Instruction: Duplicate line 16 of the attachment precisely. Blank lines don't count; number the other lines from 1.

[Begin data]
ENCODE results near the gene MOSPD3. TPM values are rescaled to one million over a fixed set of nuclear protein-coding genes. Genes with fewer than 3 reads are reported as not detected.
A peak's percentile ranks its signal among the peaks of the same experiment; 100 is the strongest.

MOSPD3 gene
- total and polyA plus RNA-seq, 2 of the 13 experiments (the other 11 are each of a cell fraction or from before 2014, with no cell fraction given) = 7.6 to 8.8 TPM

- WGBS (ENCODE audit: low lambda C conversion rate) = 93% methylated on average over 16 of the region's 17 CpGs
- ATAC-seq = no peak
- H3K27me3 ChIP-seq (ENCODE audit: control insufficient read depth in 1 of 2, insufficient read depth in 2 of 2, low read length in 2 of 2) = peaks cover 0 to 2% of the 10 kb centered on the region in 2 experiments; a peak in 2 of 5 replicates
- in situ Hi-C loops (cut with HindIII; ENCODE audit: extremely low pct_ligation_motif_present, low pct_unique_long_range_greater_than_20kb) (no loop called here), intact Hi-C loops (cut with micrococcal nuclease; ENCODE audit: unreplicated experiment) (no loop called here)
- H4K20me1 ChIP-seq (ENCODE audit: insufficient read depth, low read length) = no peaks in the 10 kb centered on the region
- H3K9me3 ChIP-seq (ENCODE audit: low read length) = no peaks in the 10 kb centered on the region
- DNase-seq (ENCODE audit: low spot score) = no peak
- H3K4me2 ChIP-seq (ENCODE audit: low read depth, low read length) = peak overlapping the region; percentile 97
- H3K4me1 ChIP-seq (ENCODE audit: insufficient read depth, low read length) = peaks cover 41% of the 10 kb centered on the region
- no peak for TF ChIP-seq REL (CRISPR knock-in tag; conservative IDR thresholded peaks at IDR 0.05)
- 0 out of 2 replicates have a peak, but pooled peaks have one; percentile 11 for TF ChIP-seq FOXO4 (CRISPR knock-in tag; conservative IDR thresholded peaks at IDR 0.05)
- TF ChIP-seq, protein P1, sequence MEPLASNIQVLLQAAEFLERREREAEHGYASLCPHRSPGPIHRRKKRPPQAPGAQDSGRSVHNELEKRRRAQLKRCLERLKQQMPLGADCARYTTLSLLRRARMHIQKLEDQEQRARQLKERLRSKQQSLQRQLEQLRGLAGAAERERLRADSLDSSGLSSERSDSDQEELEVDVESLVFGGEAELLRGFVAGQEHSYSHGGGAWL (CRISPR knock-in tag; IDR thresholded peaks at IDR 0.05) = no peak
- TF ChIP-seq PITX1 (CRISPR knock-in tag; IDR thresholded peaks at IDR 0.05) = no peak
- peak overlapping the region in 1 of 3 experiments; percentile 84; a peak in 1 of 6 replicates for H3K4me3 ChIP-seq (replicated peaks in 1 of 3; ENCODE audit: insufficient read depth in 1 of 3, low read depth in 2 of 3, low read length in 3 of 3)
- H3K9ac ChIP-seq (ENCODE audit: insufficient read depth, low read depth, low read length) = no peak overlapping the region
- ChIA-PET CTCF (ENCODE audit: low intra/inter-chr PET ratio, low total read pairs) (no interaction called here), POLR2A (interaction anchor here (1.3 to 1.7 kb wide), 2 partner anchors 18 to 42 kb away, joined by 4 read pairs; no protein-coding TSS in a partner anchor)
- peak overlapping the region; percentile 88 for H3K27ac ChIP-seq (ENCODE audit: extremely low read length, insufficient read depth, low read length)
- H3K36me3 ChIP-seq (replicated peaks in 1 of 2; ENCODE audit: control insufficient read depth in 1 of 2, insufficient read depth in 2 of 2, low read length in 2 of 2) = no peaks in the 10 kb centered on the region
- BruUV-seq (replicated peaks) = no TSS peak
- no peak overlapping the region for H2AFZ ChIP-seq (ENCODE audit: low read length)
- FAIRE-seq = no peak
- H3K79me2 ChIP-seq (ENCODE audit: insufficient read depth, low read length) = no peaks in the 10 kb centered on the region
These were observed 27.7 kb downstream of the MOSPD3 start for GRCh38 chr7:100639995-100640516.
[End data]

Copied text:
- TF ChIP-seq, protein P1, sequence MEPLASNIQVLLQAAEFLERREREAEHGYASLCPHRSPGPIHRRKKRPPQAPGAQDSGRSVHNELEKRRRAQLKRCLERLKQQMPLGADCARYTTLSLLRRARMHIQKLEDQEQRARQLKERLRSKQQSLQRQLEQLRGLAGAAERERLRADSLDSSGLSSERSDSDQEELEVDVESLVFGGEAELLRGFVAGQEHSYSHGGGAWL (CRISPR knock-in tag; IDR thresholded peaks at IDR 0.05) = no peak